Abstract

Growth lines evident in cross sections through stalactites from Nani Cave provide a temporal record of their growth. Many of these dark, organic-rich laminae developed as biofilms that are recognized by the presence of (1) a diverse microbial biota that is dominated by actinomycetes, (2) calcified filaments, (3) films formed of extracellular polymeric substances (EPS), (4) grain-coating sheets of calcite crystals that grew in EPS, (5) biterminal calcite crystals, and (6) etching. This biosignatures suite encompasses a variety of constructive and destructive processes. Where fully developed, the features generated by the biofilms form a distinctive microstratigraphic succession, collectively < 50 μm thick, which can be traced laterally across the stalactite's surface.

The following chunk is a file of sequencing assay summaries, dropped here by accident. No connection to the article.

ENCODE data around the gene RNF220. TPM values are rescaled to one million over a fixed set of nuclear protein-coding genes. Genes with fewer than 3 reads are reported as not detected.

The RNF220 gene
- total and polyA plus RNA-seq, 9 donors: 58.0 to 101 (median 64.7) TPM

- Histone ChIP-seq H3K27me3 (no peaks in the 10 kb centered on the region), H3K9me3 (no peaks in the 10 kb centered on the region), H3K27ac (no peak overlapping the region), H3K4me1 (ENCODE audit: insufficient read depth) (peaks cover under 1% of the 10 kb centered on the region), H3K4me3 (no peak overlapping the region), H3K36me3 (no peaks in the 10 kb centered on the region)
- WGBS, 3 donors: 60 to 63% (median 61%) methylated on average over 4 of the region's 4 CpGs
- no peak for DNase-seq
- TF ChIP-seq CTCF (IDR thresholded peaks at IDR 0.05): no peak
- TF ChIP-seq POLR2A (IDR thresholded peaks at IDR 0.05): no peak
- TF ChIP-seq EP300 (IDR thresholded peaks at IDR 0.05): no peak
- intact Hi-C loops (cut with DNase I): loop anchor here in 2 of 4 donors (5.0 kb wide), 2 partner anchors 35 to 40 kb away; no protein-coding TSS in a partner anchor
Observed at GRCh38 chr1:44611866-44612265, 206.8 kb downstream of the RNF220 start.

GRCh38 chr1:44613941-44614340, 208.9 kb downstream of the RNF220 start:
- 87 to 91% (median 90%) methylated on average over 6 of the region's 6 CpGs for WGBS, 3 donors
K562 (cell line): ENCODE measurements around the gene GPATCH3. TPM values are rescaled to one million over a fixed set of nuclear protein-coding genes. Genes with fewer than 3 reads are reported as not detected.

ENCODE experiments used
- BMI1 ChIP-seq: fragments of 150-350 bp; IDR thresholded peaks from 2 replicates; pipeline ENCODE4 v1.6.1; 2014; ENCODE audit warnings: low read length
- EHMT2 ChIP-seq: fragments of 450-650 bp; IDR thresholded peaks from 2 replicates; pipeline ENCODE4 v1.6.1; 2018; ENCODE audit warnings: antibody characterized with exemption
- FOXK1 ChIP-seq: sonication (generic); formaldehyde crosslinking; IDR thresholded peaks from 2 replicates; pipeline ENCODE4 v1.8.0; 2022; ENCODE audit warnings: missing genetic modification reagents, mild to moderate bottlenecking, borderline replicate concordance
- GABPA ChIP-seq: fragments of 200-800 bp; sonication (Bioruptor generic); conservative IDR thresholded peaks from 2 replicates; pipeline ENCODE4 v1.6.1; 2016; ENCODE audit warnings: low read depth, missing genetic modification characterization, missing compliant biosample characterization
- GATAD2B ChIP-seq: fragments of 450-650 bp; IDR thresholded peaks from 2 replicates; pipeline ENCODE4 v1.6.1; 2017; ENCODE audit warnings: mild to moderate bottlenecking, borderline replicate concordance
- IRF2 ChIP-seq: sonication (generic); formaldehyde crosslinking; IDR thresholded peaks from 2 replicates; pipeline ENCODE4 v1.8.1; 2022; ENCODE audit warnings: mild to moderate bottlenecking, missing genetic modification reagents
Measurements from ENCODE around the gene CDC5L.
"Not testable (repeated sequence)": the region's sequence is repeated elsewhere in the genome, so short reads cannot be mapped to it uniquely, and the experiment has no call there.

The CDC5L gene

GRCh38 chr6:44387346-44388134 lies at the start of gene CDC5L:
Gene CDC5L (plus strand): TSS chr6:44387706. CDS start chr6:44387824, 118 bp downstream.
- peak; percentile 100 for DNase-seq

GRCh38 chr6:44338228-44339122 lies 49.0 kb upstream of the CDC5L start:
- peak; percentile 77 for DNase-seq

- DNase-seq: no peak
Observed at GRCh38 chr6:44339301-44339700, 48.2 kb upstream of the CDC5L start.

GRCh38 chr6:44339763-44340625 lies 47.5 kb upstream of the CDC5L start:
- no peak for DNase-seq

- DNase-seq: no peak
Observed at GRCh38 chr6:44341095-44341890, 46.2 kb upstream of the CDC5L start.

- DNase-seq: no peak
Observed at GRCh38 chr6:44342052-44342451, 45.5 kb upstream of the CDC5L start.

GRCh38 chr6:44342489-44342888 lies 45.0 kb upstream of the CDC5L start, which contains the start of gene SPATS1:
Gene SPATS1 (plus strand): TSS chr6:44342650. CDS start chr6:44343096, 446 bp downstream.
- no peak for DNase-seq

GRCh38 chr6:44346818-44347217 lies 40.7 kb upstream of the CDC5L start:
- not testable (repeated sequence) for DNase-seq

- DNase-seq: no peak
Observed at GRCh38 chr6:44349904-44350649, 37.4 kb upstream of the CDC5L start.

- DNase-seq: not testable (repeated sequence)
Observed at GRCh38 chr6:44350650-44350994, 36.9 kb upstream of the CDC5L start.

The use of speleothems in paleoclimate studies is commonly framed against a chronology that relies, at least in part, on annual growth couplets. The dark, organic-rich lamina that forms one part of the growth couplet is typically ascribed to abiotic precipitation that incorporated exogenic organic matter that was flushed into the cave following the first major rainfall of the wet season. This assumption ignores the possibility that dark, organic-rich growth laminae can be the record of biofilms that developed on the surface of the stalactites and hence, may not be a record of annual events.

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